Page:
65. Dan Hough on integrity and corruption in sports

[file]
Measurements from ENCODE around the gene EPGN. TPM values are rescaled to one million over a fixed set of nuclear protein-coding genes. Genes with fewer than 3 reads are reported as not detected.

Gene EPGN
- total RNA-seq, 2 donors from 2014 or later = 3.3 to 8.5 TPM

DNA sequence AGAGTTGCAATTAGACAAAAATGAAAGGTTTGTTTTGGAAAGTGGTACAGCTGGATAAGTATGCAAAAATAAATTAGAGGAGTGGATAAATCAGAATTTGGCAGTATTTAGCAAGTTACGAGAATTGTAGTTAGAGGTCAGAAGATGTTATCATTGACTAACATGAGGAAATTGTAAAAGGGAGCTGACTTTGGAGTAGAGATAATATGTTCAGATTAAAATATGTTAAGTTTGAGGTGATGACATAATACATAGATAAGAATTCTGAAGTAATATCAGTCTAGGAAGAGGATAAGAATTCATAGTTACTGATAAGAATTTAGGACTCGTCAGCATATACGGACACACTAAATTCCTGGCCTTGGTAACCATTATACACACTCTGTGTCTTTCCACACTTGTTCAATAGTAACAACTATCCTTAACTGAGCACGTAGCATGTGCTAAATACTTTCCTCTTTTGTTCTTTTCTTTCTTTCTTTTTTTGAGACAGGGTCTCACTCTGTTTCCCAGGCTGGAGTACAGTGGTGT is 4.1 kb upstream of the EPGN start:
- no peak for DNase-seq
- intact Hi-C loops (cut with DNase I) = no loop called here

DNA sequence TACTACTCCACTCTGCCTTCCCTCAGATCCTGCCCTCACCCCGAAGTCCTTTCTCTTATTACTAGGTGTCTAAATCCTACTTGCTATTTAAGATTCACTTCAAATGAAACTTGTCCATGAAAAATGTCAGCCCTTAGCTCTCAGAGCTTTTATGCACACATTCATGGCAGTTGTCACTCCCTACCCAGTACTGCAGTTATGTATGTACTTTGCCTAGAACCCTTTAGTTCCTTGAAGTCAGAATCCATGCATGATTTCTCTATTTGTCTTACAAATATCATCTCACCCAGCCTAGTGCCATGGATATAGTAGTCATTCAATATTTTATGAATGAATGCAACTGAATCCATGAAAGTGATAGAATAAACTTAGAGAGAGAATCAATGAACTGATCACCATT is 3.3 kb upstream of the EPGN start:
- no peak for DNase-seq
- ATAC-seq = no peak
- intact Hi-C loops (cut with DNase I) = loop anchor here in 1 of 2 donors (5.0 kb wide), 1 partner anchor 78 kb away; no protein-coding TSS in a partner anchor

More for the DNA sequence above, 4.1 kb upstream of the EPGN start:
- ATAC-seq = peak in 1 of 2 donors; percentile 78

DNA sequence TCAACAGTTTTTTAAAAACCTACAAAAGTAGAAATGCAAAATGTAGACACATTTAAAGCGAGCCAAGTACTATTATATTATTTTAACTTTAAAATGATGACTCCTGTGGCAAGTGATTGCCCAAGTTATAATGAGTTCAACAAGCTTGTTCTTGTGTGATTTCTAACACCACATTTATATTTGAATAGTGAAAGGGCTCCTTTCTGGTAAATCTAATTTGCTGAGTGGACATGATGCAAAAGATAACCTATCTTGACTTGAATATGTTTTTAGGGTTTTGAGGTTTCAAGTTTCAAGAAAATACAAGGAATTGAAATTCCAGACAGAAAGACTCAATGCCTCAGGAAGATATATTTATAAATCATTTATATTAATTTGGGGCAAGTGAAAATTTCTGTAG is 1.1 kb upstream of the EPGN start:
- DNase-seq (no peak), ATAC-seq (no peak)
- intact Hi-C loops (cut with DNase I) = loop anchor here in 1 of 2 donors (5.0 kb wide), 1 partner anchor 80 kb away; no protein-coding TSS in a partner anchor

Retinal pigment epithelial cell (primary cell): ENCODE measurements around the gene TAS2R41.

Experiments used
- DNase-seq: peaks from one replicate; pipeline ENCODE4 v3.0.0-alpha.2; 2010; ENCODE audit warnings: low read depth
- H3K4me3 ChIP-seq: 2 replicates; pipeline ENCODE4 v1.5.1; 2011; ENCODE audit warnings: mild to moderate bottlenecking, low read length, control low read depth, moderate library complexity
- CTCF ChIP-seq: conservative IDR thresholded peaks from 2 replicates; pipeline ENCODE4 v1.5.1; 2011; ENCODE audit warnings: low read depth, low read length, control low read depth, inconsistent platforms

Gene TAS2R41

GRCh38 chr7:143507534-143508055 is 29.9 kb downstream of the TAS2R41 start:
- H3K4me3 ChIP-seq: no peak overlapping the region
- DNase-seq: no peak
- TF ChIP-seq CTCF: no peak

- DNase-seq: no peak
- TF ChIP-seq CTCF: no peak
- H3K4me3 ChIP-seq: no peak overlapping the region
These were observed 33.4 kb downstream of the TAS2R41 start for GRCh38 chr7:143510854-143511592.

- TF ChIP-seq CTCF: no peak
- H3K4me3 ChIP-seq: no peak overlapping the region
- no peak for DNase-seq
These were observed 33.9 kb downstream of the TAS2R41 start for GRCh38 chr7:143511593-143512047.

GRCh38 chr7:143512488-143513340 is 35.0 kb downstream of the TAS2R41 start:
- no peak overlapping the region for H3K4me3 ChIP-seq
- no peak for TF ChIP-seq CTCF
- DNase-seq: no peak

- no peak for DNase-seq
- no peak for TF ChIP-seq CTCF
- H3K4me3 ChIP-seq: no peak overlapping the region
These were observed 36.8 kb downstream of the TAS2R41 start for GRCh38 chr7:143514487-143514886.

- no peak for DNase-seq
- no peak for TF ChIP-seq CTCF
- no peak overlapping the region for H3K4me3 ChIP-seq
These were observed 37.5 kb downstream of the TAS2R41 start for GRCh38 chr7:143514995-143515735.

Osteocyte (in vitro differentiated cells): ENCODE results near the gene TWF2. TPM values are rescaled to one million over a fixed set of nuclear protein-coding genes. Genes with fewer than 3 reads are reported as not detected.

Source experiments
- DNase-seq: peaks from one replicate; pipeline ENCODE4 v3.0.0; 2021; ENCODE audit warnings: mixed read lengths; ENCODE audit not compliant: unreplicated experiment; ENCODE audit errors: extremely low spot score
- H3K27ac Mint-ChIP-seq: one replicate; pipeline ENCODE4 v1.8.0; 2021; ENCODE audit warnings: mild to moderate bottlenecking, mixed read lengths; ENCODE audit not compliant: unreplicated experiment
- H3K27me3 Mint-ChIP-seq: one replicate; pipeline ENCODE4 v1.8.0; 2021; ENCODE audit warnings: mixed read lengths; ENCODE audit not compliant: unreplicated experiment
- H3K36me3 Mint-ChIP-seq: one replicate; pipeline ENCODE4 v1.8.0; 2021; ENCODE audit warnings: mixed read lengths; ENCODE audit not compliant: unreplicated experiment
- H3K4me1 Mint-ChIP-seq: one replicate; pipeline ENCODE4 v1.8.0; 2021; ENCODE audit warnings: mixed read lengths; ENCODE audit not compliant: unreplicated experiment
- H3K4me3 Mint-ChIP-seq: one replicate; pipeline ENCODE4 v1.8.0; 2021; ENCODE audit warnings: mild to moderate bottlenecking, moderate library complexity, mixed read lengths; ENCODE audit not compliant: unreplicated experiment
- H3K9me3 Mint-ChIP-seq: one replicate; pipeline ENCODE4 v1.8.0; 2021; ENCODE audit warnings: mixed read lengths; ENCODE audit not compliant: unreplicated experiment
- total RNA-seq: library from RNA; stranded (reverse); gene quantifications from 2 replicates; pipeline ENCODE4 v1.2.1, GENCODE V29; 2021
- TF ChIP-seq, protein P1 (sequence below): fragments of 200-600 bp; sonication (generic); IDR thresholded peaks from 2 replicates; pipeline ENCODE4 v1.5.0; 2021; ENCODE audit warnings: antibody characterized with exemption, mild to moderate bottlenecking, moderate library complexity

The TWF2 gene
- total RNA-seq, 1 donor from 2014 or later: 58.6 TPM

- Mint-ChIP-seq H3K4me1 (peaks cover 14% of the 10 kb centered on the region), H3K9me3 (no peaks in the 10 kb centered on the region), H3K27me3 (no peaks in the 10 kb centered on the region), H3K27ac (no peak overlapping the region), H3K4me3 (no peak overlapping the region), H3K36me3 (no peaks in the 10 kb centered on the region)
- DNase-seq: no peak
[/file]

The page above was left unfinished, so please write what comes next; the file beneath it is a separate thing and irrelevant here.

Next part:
Dan Hough is Professor of Politics (Politics), Head of Department of Politics (Politics) at the University of Sussex, founding director of the Center for the Study of Corruption and a football (soccer) aficionado. Find out how Dan’s 14th birthday played a pivotal role in him getting interested in corruption research. Spoiler alert, it includes Ben Johnson (https://en.wikipedia.org/wiki/Ben_Johnson_(Canadian_sprinter)) In his early work, Dan studied corruption in German politics, including the donations scandal surrounding former German chancellor Helmuth Kohl (https://en.wikipedia.org/wiki/CDU_donations_scandal). Another case that links sports and corruption that Dan mentions, refers to the Andrew Mangan betting scandal (http://news.bbc.co.uk/sport1/hi/football/eng_div_3/7987807.stm). Matthew and Dan discuss why corruption researchers need (more) patience, how the success of different anti-corruption strategies depends on the context and the challenges of democratization and anti-corruption in Kenya. The two discuss incremental change in anti-corruption, Dan referring to Willy Brandt’s approach towards the former Soviet Union (https://en.wikipedia.org/wiki/Willy_Brandt). The interview shifts towards discussing corruption in sports, whether we should care about it in the first place, and how big sports events can lead to “sports washing” (https://en.wikipedia.org/wiki/Sportswashing). Dan outlines the key difference between those who play sports to make money, versus those who make money to play sports, the importance of playing sports the right way to teach integrity. Matthew and Dan discuss social norms of corruption (lit review: https://www.elgaronline.com/view/edcoll/9781789904994/9781789904994.00010.xml) and the importance of how you treat referees (great podcast on that issue: https://www.pushkin.fm/episode/ref-you-suck/). The interview ends with Dan’s views about the responses to the Qatar2024 World cup and the doping allegations against the Russian Olympic athletes. Link to the CIPE award voting: https://t.co/LeTtNiPM6w?amp=1

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